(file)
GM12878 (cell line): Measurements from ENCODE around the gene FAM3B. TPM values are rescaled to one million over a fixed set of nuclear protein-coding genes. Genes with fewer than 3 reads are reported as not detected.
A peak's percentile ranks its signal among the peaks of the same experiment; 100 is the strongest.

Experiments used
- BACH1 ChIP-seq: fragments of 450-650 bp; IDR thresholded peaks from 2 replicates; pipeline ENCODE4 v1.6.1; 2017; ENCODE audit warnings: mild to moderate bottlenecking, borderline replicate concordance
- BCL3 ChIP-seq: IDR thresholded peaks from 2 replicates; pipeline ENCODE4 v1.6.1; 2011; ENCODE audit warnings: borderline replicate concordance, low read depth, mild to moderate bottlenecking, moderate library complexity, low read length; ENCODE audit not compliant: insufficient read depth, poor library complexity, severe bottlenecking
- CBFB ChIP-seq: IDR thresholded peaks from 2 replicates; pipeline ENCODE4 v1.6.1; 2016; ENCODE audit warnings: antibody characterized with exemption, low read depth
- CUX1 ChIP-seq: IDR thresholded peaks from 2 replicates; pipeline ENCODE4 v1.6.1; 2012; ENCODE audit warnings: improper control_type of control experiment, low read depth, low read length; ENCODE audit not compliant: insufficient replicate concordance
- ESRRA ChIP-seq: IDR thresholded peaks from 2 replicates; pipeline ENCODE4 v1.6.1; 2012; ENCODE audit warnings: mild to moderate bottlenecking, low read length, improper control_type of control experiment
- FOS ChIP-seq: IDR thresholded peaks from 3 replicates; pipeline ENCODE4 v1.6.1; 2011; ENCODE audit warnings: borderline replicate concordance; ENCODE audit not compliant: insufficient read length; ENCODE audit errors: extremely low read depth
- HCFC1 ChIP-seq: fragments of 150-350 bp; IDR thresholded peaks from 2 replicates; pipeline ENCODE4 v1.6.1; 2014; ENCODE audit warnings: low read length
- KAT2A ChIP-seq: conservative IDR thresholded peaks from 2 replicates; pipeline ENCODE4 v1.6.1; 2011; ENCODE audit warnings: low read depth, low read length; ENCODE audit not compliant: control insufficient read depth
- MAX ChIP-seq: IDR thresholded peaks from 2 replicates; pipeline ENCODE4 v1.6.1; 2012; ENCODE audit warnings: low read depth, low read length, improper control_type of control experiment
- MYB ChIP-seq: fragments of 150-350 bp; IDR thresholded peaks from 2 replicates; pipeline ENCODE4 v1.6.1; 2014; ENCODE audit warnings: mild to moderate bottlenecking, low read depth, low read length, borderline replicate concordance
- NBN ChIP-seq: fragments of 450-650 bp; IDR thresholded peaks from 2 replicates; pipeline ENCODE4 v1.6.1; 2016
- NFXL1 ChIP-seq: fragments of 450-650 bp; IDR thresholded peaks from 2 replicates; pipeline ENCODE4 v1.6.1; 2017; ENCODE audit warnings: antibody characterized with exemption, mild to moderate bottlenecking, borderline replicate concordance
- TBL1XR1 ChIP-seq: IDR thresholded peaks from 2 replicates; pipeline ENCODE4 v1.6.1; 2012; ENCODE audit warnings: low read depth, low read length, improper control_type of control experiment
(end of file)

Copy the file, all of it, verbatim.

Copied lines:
GM12878 (cell line): Measurements from ENCODE around the gene FAM3B. TPM values are rescaled to one million over a fixed set of nuclear protein-coding genes. Genes with fewer than 3 reads are reported as not detected.
A peak's percentile ranks its signal among the peaks of the same experiment; 100 is the strongest.

Experiments used
- BACH1 ChIP-seq: fragments of 450-650 bp; IDR thresholded peaks from 2 replicates; pipeline ENCODE4 v1.6.1; 2017; ENCODE audit warnings: mild to moderate bottlenecking, borderline replicate concordance
- BCL3 ChIP-seq: IDR thresholded peaks from 2 replicates; pipeline ENCODE4 v1.6.1; 2011; ENCODE audit warnings: borderline replicate concordance, low read depth, mild to moderate bottlenecking, moderate library complexity, low read length; ENCODE audit not compliant: insufficient read depth, poor library complexity, severe bottlenecking
- CBFB ChIP-seq: IDR thresholded peaks from 2 replicates; pipeline ENCODE4 v1.6.1; 2016; ENCODE audit warnings: antibody characterized with exemption, low read depth
- CUX1 ChIP-seq: IDR thresholded peaks from 2 replicates; pipeline ENCODE4 v1.6.1; 2012; ENCODE audit warnings: improper control_type of control experiment, low read depth, low read length; ENCODE audit not compliant: insufficient replicate concordance
- ESRRA ChIP-seq: IDR thresholded peaks from 2 replicates; pipeline ENCODE4 v1.6.1; 2012; ENCODE audit warnings: mild to moderate bottlenecking, low read length, improper control_type of control experiment
- FOS ChIP-seq: IDR thresholded peaks from 3 replicates; pipeline ENCODE4 v1.6.1; 2011; ENCODE audit warnings: borderline replicate concordance; ENCODE audit not compliant: insufficient read length; ENCODE audit errors: extremely low read depth
- HCFC1 ChIP-seq: fragments of 150-350 bp; IDR thresholded peaks from 2 replicates; pipeline ENCODE4 v1.6.1; 2014; ENCODE audit warnings: low read length
- KAT2A ChIP-seq: conservative IDR thresholded peaks from 2 replicates; pipeline ENCODE4 v1.6.1; 2011; ENCODE audit warnings: low read depth, low read length; ENCODE audit not compliant: control insufficient read depth
- MAX ChIP-seq: IDR thresholded peaks from 2 replicates; pipeline ENCODE4 v1.6.1; 2012; ENCODE audit warnings: low read depth, low read length, improper control_type of control experiment
- MYB ChIP-seq: fragments of 150-350 bp; IDR thresholded peaks from 2 replicates; pipeline ENCODE4 v1.6.1; 2014; ENCODE audit warnings: mild to moderate bottlenecking, low read depth, low read length, borderline replicate concordance
- NBN ChIP-seq: fragments of 450-650 bp; IDR thresholded peaks from 2 replicates; pipeline ENCODE4 v1.6.1; 2016
- NFXL1 ChIP-seq: fragments of 450-650 bp; IDR thresholded peaks from 2 replicates; pipeline ENCODE4 v1.6.1; 2017; ENCODE audit warnings: antibody characterized with exemption, mild to moderate bottlenecking, borderline replicate concordance
- TBL1XR1 ChIP-seq: IDR thresholded peaks from 2 replicates; pipeline ENCODE4 v1.6.1; 2012; ENCODE audit warnings: low read depth, low read length, improper control_type of control experiment